The Cinema Cafe

Serving Cinema's Tastiest Treasures

"Now Listen to Me..."

 

Just some thoughts on current happenings: 

 

There are 11 recommended films to watch on Turner Classic Movies in the U.S. this month:

 

 

The first is my favourite film (not the "best" so to speak but the one that means the most to me personally), 1968's The Swimmer. This very special motion picture celebrates its 50th Anniversary this month and is part of a worthy tribute to Burt Lancaster on TCM Friday, May 4th. 

Hidden Gem #1 has recently been essayed in a less inspectional and more personal fashion in  Inspecting Hidden Gem #1: The Swimmer. The film airs Friday, May 4 at 9:30pm PST. I hope readers and viewers will peruse my thoughts on this somewhat neglected and generally undervalued film.

 

 

 

 

Next in host Eddie Muller's Noir Alley series is a film noir bonafide classic The Narrow Margin, a previous TCM recommendation here. This little firecracker is set to explode Saturday, May 5 at 9pm PST and again on Sunday, May 6 at 7am PST.

 

 

 

 

 

 

 

After her breakthrough role in Joseph von Sternberg's The Blue Angel made in Germany, Marlene Dietrich made six more films with the autocratic director in the U.S. One of those later films is ostensibly about the rise of Russia's Catherine the Great. Just don't expect anything resembling authentic historical reenactment. Here, it's only a backdrop, and one that is completely upstaged at that. What you'll discover instead is a bizarre sensory feast of eroticism, lust, power and depravity in the ribald, perverse and magnificent pre-code wonder The Scarlet Empress

 Marlene Dietrich, John Lodge

Marlene Dietrich, John Lodge

 Sam Jaffe

Sam Jaffe

As a matter of fact, von Sternberg delights in sharing his impertinence with dull historical facts. His priority lies in photographically ravishing Dietrich, adorning her with various sultry accoutrements and making her character's sexual siren his narrative's eye of the storm. Marlene returns the favour by providing an unassuming depth to her innocent but "fast-learning" characterisation, perhaps her most heartfelt performance on film. Dietrich plays little princess Sofia Frederica, retrieved by the strikingly handsome Count Alexi (John Lodge) to be the bride of the Grand Duke Peter, portrayed by Sam Jaffe as an imbecilic despot, a child-like mad-hatter whose confounded expressions look like a cross between Harpo Marx and Hannibal Lecter.

 

 Louise Dresser

Louise Dresser

Adding even more eccentricity to this already odd mix is the Grand Duke's domineering mother, the Empress Elizabeth Petrovna whose main concern is to have a male heir to the throne produced by Sofia (Elizabeth has now renamed Catherine) and her degenerate son. Elizabeth is played by Louise Dresser with a Midwestern accent and salt-of-the-earth personality about as Russian as an Iowan picnic. The narrative developments both comedic and dramatic hit the viewer like a whirlwind: startling, chaotic, and impossible to pin down. What one will remember and most vividly is the sexually charged repartee between this odd assortment of characters played out in a kind of demented drawing-room style. Last but not least there are this film's scenic wonders: a display of resplendent set designs and grotesquery (credit Peter Ballbusch's incredible gargoyles) unparalleled in cinema history. The Scarlet Empress rules Thursday, May 10 at 7pm PST.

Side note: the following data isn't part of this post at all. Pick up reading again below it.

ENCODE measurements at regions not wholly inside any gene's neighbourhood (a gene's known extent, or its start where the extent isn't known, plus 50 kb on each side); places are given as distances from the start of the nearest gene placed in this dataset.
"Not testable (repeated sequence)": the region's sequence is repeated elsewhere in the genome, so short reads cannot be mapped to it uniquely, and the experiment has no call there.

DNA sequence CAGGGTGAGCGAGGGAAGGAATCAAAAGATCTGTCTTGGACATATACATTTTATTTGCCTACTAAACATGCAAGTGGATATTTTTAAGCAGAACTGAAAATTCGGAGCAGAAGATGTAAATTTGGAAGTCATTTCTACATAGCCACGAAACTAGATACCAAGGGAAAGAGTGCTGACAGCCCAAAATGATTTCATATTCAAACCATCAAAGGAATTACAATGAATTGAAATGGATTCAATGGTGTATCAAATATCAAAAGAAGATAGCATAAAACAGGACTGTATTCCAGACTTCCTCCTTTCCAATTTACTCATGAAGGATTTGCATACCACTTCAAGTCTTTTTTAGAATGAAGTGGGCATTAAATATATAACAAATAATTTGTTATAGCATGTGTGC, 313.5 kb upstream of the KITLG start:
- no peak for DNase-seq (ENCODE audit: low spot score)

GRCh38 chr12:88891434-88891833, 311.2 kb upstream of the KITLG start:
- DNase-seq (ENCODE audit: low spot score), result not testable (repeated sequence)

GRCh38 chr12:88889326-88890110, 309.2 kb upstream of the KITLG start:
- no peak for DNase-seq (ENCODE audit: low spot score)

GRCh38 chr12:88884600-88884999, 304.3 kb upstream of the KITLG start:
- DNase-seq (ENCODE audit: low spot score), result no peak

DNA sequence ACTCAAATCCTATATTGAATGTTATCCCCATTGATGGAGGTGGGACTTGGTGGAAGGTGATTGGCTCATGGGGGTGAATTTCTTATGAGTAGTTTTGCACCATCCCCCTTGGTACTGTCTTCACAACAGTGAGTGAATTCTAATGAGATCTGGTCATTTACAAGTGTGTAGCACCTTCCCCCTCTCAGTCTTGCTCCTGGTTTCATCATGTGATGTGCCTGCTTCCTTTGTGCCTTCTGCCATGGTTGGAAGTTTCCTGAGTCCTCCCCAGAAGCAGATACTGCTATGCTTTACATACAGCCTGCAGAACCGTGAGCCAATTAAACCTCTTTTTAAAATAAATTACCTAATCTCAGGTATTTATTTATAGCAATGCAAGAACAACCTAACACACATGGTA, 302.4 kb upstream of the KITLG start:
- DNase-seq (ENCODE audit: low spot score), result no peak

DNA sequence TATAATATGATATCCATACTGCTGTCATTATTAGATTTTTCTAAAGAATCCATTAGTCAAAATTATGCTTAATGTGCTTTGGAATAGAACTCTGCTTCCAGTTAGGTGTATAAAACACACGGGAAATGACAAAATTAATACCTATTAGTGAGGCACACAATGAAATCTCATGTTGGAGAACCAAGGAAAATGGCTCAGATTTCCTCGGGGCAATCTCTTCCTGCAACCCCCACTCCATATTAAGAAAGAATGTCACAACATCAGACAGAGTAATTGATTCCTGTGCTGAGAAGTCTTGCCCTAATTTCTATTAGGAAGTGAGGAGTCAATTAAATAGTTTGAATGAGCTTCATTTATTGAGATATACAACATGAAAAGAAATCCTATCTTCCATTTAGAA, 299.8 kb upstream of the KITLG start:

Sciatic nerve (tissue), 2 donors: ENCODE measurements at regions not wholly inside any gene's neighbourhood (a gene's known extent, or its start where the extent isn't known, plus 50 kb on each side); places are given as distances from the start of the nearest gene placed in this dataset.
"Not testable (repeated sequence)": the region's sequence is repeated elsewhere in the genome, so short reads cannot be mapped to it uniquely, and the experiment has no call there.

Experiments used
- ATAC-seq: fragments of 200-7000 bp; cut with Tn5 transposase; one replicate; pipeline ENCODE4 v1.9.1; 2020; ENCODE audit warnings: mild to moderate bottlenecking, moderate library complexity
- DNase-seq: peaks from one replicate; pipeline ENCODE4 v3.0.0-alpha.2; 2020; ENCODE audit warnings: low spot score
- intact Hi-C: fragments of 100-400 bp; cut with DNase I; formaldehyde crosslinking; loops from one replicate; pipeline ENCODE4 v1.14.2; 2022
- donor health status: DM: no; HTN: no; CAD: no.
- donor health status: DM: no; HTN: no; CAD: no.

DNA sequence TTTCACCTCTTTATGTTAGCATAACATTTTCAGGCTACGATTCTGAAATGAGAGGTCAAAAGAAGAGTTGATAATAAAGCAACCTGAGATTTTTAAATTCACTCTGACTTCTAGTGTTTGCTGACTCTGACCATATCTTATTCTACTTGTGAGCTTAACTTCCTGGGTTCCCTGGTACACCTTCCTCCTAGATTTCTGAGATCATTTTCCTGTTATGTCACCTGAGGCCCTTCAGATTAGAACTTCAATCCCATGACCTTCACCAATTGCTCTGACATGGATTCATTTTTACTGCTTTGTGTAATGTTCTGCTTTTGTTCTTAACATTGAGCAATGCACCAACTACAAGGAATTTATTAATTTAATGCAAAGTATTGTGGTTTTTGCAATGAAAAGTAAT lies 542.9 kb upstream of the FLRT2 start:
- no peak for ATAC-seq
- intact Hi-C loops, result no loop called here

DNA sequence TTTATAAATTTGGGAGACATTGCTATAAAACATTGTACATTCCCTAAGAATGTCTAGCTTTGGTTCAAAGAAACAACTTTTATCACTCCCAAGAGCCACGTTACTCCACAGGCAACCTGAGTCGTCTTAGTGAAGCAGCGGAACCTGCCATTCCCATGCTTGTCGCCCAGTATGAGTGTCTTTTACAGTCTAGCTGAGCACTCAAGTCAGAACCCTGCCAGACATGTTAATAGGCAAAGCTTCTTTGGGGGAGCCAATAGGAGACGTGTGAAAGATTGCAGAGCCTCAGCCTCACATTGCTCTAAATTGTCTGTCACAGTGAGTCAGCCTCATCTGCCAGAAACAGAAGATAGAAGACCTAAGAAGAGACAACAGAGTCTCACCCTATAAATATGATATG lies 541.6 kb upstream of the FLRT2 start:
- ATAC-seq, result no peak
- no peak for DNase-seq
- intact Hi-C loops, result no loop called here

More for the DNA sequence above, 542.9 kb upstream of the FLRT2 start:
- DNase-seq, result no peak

Next is Todd Browning's shockingly bold and terrifying 1932 film, Freaks, previously reviewed here. They will appear on TCM Friday, May 11 at 10:30am PST. 

 

 

 

  

Next up is a single-handed caper film containing a vault's worth of suspense, thrills, twists and turns (a few of the gobsmacking 180 degree variety), all of which are encased in a maelstrom of emotion: 1952's The Steel Trap.  

 Teresa Wright, Joseph Cotten

Teresa Wright, Joseph Cotten

This is Hidden Gem #60 and although superbly crafted, seems to have eluded many noir enthusiasts. Writer and director Andrew L. Stone is deserving of far more acclaim than he's previously received for delineating such a thoughtful and detailed heist, and especially for bestowing those same qualities on his central character, assistant bank manager Joe Osborne. Joseph Cotten plays Osborne with his usual integrity and as a bonus is perfectly paired with Teresa Wright (as they were almost 10 years earlier in Alfred Hitchcock's Shadow of a Doubt) who also conveys a deep sincerity as Osborne's wife Laurie. The one trap viewers won't mind being caught up in will be sprung Tuesday, May 15 at 6:15am PST.      

 

 

 

 

Also contributing to the torrential force of film noir is Crime Wave previously reviewed here. This is one wave you'll want to catch as it passes through Eddie Muller's Noir Alley Saturday, May 19 at 9pm PST and again Sunday, May 20 at 7am PST.

 Charles Buchinsky (a.k.a. Charles Bronson)

Charles Buchinsky (a.k.a. Charles Bronson)

 

 

 

 

My next recommendation is a film a few of you may have heard about: 1944's Academy Award Best Picture Winner Casablanca: a choice that may come as a surprise to readers more familiar with my past articles since it is included on a list of overrated films and reviewed here. There is no denying the fact that this motion picture casts a magical spell and is certainly capable of sweeping one up in its appealing blend of romance, sacrifice and political intrigue. Besides, for those who haven't seen it or seen it enough, how are they to know if my criticisms are sound? This 1942 classic, one of Hollywood's proudest, airs Monday, May 21 at 7:30pm PST.

 Humphrey Bogart, Ingrid Bergman

Humphrey Bogart, Ingrid Bergman

TCM's current monthly schedule can be confirmed by clicking on any of the above images. For those who live in parts of the U.S. other than the western region, the time zone can be adjusted in the upper right-hand corner of TCM's programme.

(To Be Continued... )     A.G.